314.122 True board zithers with resonator box (box zither)

Harpsichord, single manual. The compass of the keyboard is from GG to f3 chromatic; the keyboard has arcaded ebony naturals and reversed skunk tail accidentals. two 8-foots and a buff stop. Four pedals operating from left to right, damper lifting, the front 8-foot, the back 8-foot, the buff stop (to engage the back 8-foot (longer 8-foot).The facia board and cheeks are painted in bronze red on a gilt ground with maidens seated in a garden, some playing musical instruments. The exterior of the case is painted green, its lid with brass strap hinges. The interior of the lid is painted with a circular panel featuring a boy playing the bagpipes to a maiden beside a stream; floral border. Inscription reads: In honorem. illius. omnium. musicorum praecellenissimorum principis Sebastiani Bach. The lid flap is similarly decorated with a circular plaque painted with the god Pan playing the aulos and inscription: Me fecit AD Exornavit HC Londini MDCCXCVI. The soundboard is in two halves intersected by the jacks: the upper section has a rose pierced and carved with the maker's initials, AD; the lower section with similar rose painted with flowers and scrolling ribbons and the text and music of King Henry VIII's song 'Without Dischord'. Inscription on nameboard: Arnold Dolmetsch London fecit / MDCCCXCVI No. 1. / Me fecit A.D. Exornavit H.C. Londini / MDCCCXCVI .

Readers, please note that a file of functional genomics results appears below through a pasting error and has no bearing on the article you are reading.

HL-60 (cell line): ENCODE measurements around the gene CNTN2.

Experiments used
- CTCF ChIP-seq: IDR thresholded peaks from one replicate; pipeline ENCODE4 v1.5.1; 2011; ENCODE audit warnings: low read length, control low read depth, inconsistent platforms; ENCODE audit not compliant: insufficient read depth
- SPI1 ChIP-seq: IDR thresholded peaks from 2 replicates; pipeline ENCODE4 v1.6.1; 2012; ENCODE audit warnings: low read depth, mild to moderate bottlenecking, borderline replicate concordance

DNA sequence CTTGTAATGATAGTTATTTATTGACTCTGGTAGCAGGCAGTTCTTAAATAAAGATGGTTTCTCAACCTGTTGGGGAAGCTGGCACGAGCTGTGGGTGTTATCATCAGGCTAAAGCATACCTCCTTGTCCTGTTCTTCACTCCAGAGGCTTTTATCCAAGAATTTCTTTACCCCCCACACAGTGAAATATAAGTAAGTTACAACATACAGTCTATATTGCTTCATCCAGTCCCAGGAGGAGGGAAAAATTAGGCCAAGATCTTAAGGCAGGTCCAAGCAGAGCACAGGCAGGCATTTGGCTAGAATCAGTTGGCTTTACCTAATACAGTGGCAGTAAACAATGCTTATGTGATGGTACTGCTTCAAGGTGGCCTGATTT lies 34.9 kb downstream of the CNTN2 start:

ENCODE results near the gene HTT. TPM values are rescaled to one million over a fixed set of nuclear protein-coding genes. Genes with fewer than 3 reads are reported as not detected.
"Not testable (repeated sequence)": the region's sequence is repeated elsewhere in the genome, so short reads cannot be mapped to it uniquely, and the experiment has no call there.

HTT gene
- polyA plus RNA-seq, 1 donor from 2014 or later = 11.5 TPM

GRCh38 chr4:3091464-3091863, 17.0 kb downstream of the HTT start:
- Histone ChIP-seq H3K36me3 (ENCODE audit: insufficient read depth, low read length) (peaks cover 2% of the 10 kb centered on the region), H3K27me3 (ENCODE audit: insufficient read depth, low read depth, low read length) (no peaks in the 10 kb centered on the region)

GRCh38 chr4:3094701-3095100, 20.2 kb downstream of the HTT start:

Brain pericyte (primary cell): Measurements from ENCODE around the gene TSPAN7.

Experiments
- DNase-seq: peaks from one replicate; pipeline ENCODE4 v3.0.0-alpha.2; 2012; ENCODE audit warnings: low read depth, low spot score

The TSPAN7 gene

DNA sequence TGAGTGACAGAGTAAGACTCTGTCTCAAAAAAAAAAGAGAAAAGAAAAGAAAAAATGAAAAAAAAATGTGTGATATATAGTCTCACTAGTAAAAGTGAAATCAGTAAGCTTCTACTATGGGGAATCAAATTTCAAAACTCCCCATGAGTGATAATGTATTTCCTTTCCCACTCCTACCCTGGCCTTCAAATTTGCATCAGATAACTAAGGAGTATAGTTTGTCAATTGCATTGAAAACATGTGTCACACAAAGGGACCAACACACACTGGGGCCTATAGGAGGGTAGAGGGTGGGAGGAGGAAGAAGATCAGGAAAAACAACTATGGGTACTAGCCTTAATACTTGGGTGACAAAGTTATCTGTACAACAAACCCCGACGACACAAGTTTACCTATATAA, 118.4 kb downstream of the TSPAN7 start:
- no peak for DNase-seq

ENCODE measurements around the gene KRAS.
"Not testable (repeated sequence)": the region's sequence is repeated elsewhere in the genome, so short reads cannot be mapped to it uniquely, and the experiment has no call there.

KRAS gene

The Arts and Crafts movement was a counter movement to the Industrial Revolution. It rebelled against the shoddy products and ideology of mass production, including the poor working conditions imposed upon makers of factory produced goods. Arnold Dolmetsch's passion for craftsmanship and the music of the past resonated with the movement. He made this, his first harpsichord, possibly at the suggestion of William Morris, a close personal friend. It was exhibited at the Arts and Crafts Exhibition, in the New Gallery, Regent Street in October, 1896. Morris never lived to see the exhibition. The decoration is primarily by Helen Coombe assisted by Selwyn Image and Herbert Horne. The exterior decoration could not be completed for the exhibition so as a stopgap it was painted green. This was never replaced and the harpsichord was nicknamed 'The Green Harpsichord'. The harpsichord was made with only one set of 8-foot strings and a buff stop, but was significantly altered by Arnold Dolmetsch himself, in the late 1920s or early 30s and it now possesses two 8-foot sets of strings together with the buff stop. In its original condition, the instrument had two pedals and two knee levers. One of the knee levers operated a crescendo effect and the other, probably the buff stop. The pedals may have duplicated the functions of the knee levers. Another possibility is that the instrument had dampers that could be lifted independently (a feature commonly found on modern pianos) and that one of the pedals controlled this feature. The action of the harpsichord was completely changed during Arnold's intervention. In place of a more traditional harpsichord jack action with plectra being forced past the string to create the sound, he installed his patented 'New Action'. The 'new action' had no plectra or jacks. Instead, on each note, a leather pad mounted on a flexible stem was pushed up again the string, displacing it. The pusher escaped from underneath the leather pad which then abruptly let go of the string causing it to vibrate. No conventional 'pluck' of the string took place. Dolmetsch's new action was patented in 1928-29, and two more polished examples of the action exist in instruments dated 1930 (a spinet) and 1933 (a two manual harpsichord), both at Haslemere (2016). It is conceivable that the Green Harpsichord was the first instrument into which Arnold installed his new patent action. In addition to adding a second set of strings, the control mechanism for the stops was changed by Dolmetsch to the present four pedals and he also removed the bottom of the instrument.

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